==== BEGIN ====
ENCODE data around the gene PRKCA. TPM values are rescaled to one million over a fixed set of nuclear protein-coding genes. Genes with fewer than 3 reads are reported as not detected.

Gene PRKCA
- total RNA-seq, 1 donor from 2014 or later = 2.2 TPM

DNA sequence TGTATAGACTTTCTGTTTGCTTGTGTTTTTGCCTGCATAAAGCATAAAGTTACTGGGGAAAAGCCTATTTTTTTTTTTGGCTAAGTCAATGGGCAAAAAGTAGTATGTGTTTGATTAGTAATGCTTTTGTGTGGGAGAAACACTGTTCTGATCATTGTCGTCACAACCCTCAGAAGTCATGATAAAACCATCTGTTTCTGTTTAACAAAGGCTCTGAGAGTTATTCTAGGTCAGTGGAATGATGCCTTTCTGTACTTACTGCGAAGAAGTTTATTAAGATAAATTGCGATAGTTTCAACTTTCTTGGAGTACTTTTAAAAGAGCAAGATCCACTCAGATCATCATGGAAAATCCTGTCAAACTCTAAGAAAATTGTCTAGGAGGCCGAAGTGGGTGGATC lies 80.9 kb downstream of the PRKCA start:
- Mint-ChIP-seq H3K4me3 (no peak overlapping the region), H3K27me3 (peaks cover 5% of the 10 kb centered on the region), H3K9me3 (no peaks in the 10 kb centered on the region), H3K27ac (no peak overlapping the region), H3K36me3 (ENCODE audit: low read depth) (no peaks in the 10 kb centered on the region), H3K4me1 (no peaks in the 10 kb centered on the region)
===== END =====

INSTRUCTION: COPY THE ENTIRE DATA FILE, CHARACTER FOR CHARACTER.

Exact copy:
ENCODE data around the gene PRKCA. TPM values are rescaled to one million over a fixed set of nuclear protein-coding genes. Genes with fewer than 3 reads are reported as not detected.

Gene PRKCA
- total RNA-seq, 1 donor from 2014 or later = 2.2 TPM

DNA sequence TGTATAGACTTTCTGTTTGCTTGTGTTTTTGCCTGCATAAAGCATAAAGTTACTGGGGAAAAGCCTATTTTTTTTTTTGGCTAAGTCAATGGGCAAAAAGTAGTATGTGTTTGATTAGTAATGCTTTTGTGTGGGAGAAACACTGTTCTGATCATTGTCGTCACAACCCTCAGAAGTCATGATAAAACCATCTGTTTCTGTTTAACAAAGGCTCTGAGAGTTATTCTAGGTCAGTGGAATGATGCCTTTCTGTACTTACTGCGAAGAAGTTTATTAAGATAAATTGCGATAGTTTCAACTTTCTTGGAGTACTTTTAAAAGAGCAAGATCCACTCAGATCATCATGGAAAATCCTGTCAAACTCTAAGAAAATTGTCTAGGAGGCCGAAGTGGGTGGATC lies 80.9 kb downstream of the PRKCA start:
- Mint-ChIP-seq H3K4me3 (no peak overlapping the region), H3K27me3 (peaks cover 5% of the 10 kb centered on the region), H3K9me3 (no peaks in the 10 kb centered on the region), H3K27ac (no peak overlapping the region), H3K36me3 (ENCODE audit: low read depth) (no peaks in the 10 kb centered on the region), H3K4me1 (no peaks in the 10 kb centered on the region)